- Year 2016
- NSF Noyce Award # 1340107
- First Name Ruth
- Last Name Cossey
- Discipline Mathematics, Science
Kathy Shultz, Mills College, firstname.lastname@example.org; Barbara A LiSanti, Mills College, email@example.com
Karen Mayfield-Ingram, Lawrence Hall of Science, firstname.lastname@example.org; Steve Luntz, Mills College, email@example.com; Eli Kirshbaum, Oakland Unified School District, firstname.lastname@example.org
Oakland Unified School District in California, like many other urban school districts, has had a difficult time attracting and retaining effective middle school and high school STEM teachers. A partnership of Oakland Unified School District, Mills College, the Lawrence Hall of Science at University of California, Berkeley, SERP, KQED and others formed to create the Oakland Urban Teacher Residency program (OUTR) that recruited, prepared, mentors and sustains 18 STEM teachers for Oakland classroom. These teaching fellows draw on their strong content knowledge as they develop equitable, effective instructional practices. Their teaching practices are continuously enhanced by close, research-based mentoring that began in their credential year and continue for their first four years “of full-time classroom teaching.” OUTR is making a significant contribution to the effort of Oakland Unified School District to reduce the achievement disparities among student groups in mathematics and science education. Through the provision of well-prepared teachers who remain in the classroom for at least four years, OUTR will help the District provide pathways to college and careers for students in high needs secondary schools.
OUTR was designed and implemented to achieve the following goals.
We hoped to cultivate, recruit and support through a five-year induction 20 diverse Teaching Fellows with STEM college degrees and strong academic records.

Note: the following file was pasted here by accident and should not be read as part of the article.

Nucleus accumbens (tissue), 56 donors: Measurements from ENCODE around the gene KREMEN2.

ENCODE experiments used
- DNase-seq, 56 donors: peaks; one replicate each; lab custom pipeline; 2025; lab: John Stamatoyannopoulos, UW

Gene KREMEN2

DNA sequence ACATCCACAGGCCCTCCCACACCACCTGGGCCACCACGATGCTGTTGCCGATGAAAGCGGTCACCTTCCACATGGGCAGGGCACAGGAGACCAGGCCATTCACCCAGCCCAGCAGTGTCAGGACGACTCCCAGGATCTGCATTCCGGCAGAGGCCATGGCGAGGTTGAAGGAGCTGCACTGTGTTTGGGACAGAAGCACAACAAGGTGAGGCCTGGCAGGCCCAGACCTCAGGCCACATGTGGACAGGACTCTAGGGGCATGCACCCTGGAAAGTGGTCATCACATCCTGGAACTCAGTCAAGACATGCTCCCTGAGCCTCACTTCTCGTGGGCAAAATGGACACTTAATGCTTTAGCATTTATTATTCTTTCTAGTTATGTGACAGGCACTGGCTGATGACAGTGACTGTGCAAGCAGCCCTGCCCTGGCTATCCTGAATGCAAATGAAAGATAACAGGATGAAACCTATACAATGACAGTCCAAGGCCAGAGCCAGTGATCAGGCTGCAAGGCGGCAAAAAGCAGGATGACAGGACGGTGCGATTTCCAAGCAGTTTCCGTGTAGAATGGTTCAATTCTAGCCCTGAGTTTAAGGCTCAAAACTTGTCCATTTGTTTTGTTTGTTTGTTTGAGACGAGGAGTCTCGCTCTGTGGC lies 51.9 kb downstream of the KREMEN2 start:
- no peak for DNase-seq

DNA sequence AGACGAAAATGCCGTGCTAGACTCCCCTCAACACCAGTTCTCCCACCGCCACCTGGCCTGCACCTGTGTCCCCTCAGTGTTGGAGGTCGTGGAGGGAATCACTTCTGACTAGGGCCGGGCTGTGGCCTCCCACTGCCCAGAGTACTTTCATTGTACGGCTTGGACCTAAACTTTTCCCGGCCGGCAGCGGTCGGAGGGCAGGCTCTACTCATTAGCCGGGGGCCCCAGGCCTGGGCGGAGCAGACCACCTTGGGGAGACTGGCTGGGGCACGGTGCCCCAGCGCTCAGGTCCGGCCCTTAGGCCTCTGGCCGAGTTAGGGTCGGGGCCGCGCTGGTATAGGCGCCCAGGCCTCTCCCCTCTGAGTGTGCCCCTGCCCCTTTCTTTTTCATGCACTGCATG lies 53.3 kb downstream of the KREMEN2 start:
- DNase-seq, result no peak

We wanted to provide Teaching Fellows with integrated coursework and fieldwork that prepared them to begin successful STEM teaching in Oakland. During the first year, Teaching Fellows served an apprenticeship with a team of mentors from Mills College, Oakland Unified School District and the Lawrence Hall of Science that resulted in a STEM Preliminary Single Subject California Credentials and employment as teacher of record for the District.
During the second and third year, Teaching Fellows are continue coursework and research leading to a Clear California Single Subject STEM credential, tenure and a master’s degree while they are teaching full-time.
During the fourth and fifth year, the Teaching Fellows will continue to develop leadership capacity in Oakland as they participate in and learn to lead in professional earning activities at the district and school site level.
In order to achieve our objectives and goals, we:
** Provide financial tuition support to Teaching Fellows during their credential and MA years, plus an additional stipend of $15,000 in the credential year. In their subsequent four years as classroom teachers, they receive salary supplements of $10,000 per year. Financial support will come in the form of a forgivable loan.
** Select and prepare the Mentor Teachers who will play a critical role in the preparation of new teachers through co-planning, coaching the Teaching Fellow during teaching activities, and debriefing afterwards.
** Provide modest salary supplements of $2,000 to Mentor Teachers.
** Induct Teaching Fellows and Mentor Teachers into Lesson Study and Mills Teacher Scholar groups that will foster and support an inquiry stance towards STEM teaching, thus integrating research and practice.
** Provide customized Teacher Induction and PO coaching during the years when Fellows are teachers of record.
** Collaborate closely with complementary initiatives within OUSD to create and sustain a critical mass of OUSD middle and high school STEM teachers with strong content background and pedagogical tools appropriate to the needs of students of OUSD.